Which brings us right back to the real problem, which is comparing a quantum object to a classical object. To ask what a classical object is, is a perfectly acceptable question. What is a baseball, or what is a mountain. Most people will be satisfied with the answer. However the scientist is willing to answer the question, 'what is a baseball REALLY', by saying that REALLY, it is in fact a collection of up and down quarks and electrons, plus a couple of forces that hold them all together.

There is no problem with the word 'really' in this case.

It only gets the mentors all hot and bothered if one asks, but what is a quark 'really', this 'really' is really a pain and causes all sorts of huffing an puffing.

Ironically, because one of the foundations that all science is built on it the principle of relativity. What is relative and what is absolute needs to be considered when using the word 'reality'.

This is why it is preposterous for a science advisor on these boards to complain about being asked 'what is matter, or what is a photon, really (even if the 'really' is not italicised).

You see the concepts of 'relative' and 'absolute' are also applicable to terms like 'reality' or 'real'. Is a photon 'real'. No one seems to consider the question is really about what is meant by 'real'. I think what we mean by real in this context is, what is 'absolutely' real.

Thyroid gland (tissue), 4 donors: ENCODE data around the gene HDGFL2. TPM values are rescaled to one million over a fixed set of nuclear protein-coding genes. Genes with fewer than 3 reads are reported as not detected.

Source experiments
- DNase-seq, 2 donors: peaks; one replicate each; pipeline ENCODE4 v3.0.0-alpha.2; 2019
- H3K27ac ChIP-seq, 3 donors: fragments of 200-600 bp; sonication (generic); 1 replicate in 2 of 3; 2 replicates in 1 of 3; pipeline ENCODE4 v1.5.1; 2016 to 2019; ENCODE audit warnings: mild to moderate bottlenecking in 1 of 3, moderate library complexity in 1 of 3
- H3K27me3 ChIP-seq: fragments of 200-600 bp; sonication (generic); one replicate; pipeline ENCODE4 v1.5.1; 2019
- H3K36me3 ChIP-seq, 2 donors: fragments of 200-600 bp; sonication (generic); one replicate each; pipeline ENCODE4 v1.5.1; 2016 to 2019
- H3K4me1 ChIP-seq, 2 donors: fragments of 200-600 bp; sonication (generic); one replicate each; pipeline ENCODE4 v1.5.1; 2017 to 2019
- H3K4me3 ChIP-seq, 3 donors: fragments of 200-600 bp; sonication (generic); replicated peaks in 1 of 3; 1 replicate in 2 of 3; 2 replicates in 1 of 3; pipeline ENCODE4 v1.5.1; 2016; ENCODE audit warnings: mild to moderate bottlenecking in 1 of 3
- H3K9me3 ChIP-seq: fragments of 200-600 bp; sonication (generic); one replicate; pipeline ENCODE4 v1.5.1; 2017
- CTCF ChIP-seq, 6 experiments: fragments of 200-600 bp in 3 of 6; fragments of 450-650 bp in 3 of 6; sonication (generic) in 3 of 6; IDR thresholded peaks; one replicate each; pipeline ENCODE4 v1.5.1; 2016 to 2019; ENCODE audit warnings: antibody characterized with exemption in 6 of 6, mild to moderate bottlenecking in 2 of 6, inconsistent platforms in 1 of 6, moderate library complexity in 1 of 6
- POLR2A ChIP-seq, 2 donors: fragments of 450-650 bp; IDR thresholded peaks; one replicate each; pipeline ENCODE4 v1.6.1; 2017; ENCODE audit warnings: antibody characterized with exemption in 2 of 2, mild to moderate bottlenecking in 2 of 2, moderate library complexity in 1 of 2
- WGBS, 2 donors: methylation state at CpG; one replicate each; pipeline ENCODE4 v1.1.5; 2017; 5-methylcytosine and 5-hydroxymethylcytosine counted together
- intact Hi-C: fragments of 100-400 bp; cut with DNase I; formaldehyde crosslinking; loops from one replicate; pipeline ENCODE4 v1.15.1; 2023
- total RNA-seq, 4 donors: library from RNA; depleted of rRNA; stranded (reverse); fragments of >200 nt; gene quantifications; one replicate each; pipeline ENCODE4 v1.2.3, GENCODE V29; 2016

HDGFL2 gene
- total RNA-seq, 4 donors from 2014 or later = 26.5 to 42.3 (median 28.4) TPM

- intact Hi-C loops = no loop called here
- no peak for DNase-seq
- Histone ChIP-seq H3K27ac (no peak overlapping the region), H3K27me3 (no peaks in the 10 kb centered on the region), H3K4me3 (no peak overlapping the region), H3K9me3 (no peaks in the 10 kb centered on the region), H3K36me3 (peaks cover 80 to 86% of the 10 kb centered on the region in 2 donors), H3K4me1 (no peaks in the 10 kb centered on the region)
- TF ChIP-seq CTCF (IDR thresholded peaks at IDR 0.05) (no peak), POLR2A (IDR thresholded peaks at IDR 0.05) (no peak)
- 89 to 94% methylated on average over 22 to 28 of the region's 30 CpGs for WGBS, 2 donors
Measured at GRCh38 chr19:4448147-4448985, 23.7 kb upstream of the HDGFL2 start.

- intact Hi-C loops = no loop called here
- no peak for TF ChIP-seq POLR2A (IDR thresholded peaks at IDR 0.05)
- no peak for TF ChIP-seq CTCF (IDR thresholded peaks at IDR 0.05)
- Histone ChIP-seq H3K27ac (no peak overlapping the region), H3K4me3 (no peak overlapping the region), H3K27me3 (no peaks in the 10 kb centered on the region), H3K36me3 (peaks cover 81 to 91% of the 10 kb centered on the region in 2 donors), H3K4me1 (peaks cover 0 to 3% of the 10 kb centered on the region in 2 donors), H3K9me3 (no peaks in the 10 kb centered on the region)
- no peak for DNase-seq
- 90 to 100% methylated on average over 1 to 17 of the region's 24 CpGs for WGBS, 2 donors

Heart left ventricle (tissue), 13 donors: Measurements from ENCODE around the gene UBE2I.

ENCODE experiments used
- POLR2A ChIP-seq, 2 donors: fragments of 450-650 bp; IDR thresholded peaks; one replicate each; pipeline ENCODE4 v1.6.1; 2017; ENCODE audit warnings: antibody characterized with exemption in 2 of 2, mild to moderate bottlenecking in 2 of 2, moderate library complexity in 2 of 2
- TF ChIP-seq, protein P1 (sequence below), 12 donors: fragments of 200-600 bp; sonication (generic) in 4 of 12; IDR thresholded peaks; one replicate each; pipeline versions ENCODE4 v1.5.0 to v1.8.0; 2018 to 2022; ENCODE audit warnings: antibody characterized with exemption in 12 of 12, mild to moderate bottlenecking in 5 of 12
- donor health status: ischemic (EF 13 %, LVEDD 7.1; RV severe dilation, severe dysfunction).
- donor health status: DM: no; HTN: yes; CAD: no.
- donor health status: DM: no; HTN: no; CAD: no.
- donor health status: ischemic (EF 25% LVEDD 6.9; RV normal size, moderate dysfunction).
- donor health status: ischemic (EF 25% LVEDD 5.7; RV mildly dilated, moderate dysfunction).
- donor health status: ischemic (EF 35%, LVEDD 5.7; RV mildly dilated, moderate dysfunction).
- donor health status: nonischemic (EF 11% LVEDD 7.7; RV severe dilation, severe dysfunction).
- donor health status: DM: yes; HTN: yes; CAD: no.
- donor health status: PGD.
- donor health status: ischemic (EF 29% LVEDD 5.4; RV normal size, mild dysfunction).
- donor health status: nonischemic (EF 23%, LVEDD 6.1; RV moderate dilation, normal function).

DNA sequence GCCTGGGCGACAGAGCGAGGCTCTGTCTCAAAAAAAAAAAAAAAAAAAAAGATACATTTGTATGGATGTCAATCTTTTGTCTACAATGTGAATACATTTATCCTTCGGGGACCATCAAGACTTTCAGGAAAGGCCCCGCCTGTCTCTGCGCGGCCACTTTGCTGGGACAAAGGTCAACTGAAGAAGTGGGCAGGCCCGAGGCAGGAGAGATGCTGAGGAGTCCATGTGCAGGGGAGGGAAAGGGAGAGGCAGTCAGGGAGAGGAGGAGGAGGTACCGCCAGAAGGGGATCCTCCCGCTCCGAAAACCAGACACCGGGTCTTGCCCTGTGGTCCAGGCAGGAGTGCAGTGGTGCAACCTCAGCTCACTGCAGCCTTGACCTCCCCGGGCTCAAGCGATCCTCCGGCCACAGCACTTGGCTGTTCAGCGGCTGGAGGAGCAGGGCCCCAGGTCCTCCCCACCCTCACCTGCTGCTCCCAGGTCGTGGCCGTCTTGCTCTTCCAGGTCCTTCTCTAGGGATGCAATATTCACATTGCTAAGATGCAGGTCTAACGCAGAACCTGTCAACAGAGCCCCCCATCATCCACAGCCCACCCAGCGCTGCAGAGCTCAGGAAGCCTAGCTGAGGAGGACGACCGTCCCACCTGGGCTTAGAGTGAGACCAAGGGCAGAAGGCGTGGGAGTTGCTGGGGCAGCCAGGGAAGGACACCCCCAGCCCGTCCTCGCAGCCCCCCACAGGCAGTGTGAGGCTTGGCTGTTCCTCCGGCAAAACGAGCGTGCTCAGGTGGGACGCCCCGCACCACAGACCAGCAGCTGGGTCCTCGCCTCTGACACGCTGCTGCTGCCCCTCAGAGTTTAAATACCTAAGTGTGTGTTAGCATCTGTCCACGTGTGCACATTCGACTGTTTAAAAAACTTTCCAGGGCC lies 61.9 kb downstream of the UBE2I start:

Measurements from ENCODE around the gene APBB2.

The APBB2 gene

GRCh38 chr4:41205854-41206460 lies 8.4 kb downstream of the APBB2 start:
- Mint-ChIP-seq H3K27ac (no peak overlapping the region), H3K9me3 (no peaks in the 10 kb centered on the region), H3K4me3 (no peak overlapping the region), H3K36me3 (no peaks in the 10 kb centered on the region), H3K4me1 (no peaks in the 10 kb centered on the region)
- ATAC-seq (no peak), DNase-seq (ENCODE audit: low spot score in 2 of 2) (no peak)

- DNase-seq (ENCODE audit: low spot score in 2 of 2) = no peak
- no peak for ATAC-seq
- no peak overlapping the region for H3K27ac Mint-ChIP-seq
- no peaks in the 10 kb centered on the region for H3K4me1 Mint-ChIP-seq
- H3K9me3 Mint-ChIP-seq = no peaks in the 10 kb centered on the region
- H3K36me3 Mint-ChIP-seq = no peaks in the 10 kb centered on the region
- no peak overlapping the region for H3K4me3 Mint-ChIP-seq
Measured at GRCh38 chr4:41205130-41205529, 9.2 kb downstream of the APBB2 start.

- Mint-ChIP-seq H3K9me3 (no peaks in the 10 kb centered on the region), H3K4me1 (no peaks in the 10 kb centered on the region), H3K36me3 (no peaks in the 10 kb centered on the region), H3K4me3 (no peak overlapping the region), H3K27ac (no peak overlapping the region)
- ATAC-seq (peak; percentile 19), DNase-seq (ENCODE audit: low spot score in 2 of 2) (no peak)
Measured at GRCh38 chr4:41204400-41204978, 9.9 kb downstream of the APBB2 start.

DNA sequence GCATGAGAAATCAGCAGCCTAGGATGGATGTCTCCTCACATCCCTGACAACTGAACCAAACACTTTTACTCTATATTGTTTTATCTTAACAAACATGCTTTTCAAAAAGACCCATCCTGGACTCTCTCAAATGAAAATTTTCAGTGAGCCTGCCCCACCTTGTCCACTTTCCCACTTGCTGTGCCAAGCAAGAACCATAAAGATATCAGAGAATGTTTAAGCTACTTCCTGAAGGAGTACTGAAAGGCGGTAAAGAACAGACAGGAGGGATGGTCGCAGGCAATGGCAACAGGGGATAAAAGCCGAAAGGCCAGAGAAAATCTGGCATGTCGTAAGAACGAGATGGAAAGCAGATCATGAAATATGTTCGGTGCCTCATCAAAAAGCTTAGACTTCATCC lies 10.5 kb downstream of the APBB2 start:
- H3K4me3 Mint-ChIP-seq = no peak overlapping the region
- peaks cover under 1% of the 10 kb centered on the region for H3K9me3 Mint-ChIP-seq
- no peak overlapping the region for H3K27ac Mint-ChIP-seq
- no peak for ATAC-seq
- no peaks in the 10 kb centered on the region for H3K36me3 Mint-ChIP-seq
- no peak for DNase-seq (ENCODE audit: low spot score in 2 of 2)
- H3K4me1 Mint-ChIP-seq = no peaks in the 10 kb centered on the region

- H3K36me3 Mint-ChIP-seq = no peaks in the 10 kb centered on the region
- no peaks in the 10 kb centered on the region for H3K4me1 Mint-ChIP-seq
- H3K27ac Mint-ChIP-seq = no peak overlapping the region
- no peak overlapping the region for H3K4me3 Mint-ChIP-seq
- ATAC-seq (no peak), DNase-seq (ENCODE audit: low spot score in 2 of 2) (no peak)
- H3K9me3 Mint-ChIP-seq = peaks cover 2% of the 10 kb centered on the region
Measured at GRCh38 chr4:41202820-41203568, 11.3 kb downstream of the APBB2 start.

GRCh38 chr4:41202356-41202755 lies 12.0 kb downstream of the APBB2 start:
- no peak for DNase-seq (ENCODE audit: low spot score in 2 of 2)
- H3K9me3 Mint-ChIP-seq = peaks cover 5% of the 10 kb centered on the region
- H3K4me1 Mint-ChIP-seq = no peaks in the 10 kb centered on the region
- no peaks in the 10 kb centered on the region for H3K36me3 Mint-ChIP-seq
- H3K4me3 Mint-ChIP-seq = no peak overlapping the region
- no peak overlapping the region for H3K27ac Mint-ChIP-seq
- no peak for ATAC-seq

That is for example if I use a photon. Is a photon absolutely real. Asked like this it is a perfectly acceptable question. I suppose the next question is what does it mean to be absolutely real. And that would be as the speed of light is absolutely real because it's speed is not dependent on anything else, then for something to BE absolutely real, then 'be' means 'exists', so the question is, does a photon exist absolutely, or does it's existence depend on the existence of something else.

That's what we really want to know, when we ask 'what is matter'. Science reduces atoms to protons and protons to quarks, so atoms depend on the existence of protons and protons depend on the existence of quarks, and I suppose electromagnetic radiation may or may not depend on the existence of something else in order for itself to exist.

No I'm trying my best to keep this out of the realm of metaphysics because then I'll get a slap. However, the scientists started it all by reducing objects to things that are dipping their toes into the pool of metaphysical notions in fact maybe even wading in to the deep end.